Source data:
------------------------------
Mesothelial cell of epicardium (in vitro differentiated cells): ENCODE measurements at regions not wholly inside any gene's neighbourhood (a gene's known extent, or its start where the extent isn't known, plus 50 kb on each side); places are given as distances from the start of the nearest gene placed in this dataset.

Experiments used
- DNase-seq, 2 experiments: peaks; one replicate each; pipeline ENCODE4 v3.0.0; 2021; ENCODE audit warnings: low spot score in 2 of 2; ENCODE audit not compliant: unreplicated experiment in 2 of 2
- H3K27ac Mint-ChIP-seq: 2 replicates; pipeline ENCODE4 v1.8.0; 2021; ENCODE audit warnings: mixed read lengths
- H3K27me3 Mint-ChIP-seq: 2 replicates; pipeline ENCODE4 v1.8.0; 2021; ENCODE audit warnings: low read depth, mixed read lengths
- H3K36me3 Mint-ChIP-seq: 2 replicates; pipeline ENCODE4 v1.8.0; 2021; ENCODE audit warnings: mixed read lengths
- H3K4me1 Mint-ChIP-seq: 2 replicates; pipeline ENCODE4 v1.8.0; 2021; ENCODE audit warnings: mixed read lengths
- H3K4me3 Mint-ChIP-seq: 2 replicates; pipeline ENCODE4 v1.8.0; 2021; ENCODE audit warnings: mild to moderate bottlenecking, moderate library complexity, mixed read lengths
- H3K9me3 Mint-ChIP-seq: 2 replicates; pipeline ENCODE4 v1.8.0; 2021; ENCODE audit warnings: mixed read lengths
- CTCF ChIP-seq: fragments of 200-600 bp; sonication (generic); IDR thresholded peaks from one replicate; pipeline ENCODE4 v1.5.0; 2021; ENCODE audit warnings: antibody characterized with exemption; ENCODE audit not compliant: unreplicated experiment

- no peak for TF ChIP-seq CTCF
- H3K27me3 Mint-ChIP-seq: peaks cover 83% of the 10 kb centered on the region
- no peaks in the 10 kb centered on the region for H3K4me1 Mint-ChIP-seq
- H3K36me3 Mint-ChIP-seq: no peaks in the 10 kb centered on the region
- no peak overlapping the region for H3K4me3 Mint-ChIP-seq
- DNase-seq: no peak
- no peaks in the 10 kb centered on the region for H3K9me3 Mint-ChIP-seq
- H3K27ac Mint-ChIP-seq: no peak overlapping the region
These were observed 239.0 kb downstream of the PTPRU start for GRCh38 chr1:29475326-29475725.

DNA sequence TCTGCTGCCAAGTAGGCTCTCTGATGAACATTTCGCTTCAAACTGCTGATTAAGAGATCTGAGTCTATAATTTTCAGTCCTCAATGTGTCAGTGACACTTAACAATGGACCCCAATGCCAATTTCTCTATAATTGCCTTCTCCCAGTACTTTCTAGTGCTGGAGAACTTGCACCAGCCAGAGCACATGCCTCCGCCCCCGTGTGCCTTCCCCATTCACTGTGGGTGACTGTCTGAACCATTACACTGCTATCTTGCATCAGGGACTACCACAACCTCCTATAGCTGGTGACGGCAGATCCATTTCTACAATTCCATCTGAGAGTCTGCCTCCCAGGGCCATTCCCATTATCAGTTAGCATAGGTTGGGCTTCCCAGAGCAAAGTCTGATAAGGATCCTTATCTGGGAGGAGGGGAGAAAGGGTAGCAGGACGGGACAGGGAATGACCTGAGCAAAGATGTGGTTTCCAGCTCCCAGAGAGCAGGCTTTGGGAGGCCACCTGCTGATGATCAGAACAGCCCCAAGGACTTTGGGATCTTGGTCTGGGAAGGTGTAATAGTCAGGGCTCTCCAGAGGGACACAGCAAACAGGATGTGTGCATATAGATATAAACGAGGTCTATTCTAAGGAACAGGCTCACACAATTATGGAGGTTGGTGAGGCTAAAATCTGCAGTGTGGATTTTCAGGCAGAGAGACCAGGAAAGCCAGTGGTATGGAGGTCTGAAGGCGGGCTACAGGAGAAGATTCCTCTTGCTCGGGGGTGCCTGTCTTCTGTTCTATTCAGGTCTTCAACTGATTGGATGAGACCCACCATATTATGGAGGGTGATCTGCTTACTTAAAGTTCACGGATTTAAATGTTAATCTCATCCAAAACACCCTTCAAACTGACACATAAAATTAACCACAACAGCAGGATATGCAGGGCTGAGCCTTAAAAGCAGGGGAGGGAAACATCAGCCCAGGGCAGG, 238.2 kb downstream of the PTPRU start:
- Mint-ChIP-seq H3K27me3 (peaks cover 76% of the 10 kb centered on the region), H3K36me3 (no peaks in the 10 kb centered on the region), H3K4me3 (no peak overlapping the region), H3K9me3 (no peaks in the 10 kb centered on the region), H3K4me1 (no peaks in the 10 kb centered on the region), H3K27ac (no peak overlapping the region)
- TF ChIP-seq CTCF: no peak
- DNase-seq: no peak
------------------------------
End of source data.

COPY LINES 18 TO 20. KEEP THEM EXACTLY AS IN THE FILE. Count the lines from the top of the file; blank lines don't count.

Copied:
- H3K27ac Mint-ChIP-seq: no peak overlapping the region
These were observed 239.0 kb downstream of the PTPRU start for GRCh38 chr1:29475326-29475725.

DNA sequence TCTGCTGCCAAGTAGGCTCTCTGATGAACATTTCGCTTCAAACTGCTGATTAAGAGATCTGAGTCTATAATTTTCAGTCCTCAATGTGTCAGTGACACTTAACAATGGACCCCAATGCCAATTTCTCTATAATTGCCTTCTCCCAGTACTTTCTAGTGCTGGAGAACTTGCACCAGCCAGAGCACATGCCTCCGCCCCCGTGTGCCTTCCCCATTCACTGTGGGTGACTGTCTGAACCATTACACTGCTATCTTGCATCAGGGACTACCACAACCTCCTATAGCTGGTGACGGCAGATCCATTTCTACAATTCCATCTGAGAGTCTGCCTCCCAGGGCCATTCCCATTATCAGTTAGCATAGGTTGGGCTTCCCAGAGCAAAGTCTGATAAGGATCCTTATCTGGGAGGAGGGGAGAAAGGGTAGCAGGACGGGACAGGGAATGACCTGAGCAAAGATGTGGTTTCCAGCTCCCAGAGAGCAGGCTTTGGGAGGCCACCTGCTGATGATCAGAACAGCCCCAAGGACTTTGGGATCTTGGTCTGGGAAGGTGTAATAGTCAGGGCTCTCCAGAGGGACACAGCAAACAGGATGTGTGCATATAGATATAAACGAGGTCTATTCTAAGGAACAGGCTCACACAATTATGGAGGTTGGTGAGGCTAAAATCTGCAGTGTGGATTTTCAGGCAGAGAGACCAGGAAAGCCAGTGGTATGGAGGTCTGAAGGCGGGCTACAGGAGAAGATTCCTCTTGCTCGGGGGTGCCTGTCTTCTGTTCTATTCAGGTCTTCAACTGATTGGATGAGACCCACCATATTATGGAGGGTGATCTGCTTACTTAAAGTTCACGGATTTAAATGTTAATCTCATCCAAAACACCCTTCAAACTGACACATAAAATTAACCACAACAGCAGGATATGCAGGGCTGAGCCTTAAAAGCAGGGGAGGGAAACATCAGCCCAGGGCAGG, 238.2 kb downstream of the PTPRU start: